Using A Router As A Wireless Embedded Platform

If you’re going to make your next project wireless, you don’t need an XBee, WiFi shield, or even a Bluetooth module. Turning old hardware into a dev board is extremely easy, as [Taikson] shows us by adding an I2C bus to a Fonera router. (Spanish, here’s the Google translation)

To add an I2C bus, [Taikson] took two pins that originally went to a router status pin and soldered on a pair of wires. [Taikson]’s router is running OpenWrt, so adding support for I2C devices is just a matter of changing a few kernel settings.

As for what you can do with a router development platform, the sky’s the limit. Last year, [Taikson] controlled a quadcopter from within a web browser with a similarly modified I2C-enabled router. It’s a clever hack, and with a little bit of work it should be possible to add a few sensors or even a camera to his quadcopter.

9 thoughts on “Using A Router As A Wireless Embedded Platform

  1. And the shackspace hackerspace in Stuttgart is all like: BT;DT

    We’re opening our entrance door with a fonera AP.
    Though the wireless stack on the firmware that we are running right now is buggy as hell. Under some conditions errors are caused and it writes those events to the log. The logging activity is monitored and makes the portal beep every time. The last time someone moved around mp3 files and each time a file was transfered, the portal beeped :D

  2. There are also other cheap routers, for example some Tp-Link models, that offer (apart from the processor gpios) 400mhz mips cpu, 32 mbyte RAM, even USB host. I have 2 of them running custom builds of OpenWRT and they are doing pretty well.

      1. The TL-MR3220 (check the OpenWRT wiki) is probably the cheapest (<$40, sometimes $25; check Amazon & newegg) and nicest. They've got USB 2.0 and wireless-N. I use a handful of these with 3G modems and some mesh VPN software and they haven't had any problems yet.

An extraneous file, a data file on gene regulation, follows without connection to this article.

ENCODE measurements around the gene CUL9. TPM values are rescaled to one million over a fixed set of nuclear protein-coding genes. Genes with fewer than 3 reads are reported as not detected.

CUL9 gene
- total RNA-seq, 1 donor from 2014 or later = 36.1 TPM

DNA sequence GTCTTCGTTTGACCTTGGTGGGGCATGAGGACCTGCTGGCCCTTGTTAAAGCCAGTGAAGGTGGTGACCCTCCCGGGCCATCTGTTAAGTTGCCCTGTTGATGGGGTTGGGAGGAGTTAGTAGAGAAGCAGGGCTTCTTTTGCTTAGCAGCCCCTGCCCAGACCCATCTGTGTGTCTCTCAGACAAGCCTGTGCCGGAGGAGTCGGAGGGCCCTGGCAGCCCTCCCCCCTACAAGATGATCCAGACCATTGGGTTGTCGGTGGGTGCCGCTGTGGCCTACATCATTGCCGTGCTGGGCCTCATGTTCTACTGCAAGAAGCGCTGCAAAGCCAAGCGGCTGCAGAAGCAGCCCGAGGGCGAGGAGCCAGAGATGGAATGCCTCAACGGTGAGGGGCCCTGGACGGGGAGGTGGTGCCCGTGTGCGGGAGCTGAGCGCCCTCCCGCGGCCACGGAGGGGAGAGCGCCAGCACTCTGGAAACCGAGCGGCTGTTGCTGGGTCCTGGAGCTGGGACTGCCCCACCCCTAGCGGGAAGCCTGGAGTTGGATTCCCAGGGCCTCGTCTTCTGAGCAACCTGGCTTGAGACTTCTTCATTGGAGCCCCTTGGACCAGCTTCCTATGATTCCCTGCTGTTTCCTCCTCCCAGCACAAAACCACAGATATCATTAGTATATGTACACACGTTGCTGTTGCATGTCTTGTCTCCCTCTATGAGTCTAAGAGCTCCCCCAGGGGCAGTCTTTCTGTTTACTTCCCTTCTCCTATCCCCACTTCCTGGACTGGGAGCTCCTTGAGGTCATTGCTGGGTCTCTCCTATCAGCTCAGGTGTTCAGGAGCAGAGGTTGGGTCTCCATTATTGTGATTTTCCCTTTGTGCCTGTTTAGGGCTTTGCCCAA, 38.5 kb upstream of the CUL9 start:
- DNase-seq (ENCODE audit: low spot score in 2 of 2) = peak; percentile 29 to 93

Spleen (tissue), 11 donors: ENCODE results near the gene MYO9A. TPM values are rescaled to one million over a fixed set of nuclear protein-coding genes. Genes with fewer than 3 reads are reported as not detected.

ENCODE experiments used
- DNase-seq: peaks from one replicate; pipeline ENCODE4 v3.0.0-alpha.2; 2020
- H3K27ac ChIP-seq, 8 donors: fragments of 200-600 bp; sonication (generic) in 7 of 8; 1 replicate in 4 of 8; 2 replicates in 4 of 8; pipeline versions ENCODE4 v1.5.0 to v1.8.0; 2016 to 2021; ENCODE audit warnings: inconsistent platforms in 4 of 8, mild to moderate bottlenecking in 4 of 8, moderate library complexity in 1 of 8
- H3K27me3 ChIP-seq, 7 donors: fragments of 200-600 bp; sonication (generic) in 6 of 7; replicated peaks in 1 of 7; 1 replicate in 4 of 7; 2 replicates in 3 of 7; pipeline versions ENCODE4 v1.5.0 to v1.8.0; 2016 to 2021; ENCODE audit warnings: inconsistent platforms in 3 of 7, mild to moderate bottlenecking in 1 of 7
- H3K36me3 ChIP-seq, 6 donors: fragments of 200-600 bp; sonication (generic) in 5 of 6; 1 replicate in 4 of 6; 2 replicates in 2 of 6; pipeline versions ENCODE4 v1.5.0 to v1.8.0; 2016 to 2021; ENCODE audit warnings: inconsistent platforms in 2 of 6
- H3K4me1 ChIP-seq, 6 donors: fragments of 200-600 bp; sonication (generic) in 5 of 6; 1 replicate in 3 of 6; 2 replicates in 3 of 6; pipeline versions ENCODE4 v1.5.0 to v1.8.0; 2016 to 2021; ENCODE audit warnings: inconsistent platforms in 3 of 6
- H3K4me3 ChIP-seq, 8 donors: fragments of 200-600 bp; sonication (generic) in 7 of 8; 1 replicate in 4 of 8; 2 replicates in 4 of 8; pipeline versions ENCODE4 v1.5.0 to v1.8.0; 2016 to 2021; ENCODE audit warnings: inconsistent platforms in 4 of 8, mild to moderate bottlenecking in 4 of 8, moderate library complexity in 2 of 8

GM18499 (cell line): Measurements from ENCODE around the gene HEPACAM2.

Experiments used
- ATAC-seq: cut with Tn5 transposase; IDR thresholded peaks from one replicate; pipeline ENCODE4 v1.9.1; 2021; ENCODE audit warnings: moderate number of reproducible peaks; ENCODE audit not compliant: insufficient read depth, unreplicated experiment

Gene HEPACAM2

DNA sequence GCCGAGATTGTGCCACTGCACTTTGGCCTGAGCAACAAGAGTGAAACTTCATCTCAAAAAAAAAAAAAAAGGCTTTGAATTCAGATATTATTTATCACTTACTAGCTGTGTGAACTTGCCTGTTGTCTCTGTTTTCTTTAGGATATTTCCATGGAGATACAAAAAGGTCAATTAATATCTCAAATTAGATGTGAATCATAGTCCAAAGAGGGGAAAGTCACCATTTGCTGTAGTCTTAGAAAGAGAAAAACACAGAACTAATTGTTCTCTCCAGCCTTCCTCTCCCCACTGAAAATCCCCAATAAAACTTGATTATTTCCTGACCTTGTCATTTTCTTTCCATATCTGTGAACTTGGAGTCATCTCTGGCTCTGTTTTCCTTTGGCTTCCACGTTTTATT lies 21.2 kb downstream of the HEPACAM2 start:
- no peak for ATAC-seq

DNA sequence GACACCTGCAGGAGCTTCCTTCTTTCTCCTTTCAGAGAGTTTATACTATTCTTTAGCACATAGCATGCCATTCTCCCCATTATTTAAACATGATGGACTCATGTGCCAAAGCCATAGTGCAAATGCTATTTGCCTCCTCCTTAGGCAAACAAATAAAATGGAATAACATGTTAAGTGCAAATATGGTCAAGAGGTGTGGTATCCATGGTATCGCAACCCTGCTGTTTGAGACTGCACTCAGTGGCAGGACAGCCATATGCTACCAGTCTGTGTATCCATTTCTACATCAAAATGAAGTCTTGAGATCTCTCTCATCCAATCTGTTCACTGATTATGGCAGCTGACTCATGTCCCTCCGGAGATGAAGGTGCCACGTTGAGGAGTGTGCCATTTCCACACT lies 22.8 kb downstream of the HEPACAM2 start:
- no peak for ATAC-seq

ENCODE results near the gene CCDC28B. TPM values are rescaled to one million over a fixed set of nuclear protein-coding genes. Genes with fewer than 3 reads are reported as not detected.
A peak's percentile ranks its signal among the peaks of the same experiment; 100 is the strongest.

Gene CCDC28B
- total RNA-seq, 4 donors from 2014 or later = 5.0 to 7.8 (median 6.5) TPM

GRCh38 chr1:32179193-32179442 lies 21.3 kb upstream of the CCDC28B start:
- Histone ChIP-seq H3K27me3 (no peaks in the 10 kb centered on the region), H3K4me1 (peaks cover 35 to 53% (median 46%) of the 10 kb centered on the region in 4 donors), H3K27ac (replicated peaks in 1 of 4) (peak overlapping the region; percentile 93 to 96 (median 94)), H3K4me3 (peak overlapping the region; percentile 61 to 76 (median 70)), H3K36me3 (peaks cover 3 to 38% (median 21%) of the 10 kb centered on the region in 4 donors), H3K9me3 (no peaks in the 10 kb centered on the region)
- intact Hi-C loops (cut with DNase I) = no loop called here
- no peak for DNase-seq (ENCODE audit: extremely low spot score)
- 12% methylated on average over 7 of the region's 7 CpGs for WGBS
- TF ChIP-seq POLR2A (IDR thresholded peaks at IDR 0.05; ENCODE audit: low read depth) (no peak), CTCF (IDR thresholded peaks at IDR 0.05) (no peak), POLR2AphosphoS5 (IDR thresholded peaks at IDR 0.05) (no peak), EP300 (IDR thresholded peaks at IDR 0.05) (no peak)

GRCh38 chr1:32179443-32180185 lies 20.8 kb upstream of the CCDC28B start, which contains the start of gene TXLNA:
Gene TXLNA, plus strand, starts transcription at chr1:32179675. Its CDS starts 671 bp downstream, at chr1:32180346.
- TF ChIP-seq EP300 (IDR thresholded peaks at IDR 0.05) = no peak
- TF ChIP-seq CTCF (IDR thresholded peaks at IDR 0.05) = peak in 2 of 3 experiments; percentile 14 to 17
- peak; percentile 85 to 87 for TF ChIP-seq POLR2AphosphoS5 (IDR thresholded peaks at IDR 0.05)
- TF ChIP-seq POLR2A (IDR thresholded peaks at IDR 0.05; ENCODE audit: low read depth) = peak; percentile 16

There's also the TL-MR3020 which is similarly spec'd but much smaller and USB powered. They're not as cheap as the other but still well under $50.

    1. Another option that I don’t see used much is the Pogoplug. It uses linux and can be reflashed, is pretty cheap, not as cheap as some routers but still cheap, and you can add Wifi to it with USB and or IO with a USB printer port or serial port.

  3. There’s a company called omnima that sell these ‘router’ type boards purposely for use by hackers/embedded system people.

    I’ve got the old LAN model (comes with USB ports that can support a wifi stick). But they now have a wifi model –

    Usually you can get a used router with similar hardware much cheaper on ebay. But if you don’t want the fuss of “hacking” something and want USB ports built in then the omnima board is perfect.

    Although with the raspberry pi available soon (for us mere mortals who didn’t get lucky in the early batch even if we were sitting there hitting refresh) these kinda boards wont be needed!

  4. I used an old Dlink DSL-502T with Open-WRT to control my garden watering.
    The router has 33 GPIO ports and I used optocouplers, to run relays, to switch the valves. The values are from washing machines and use 12V to switch the water off and on. The system also fills up the dogs water bowl each morning.

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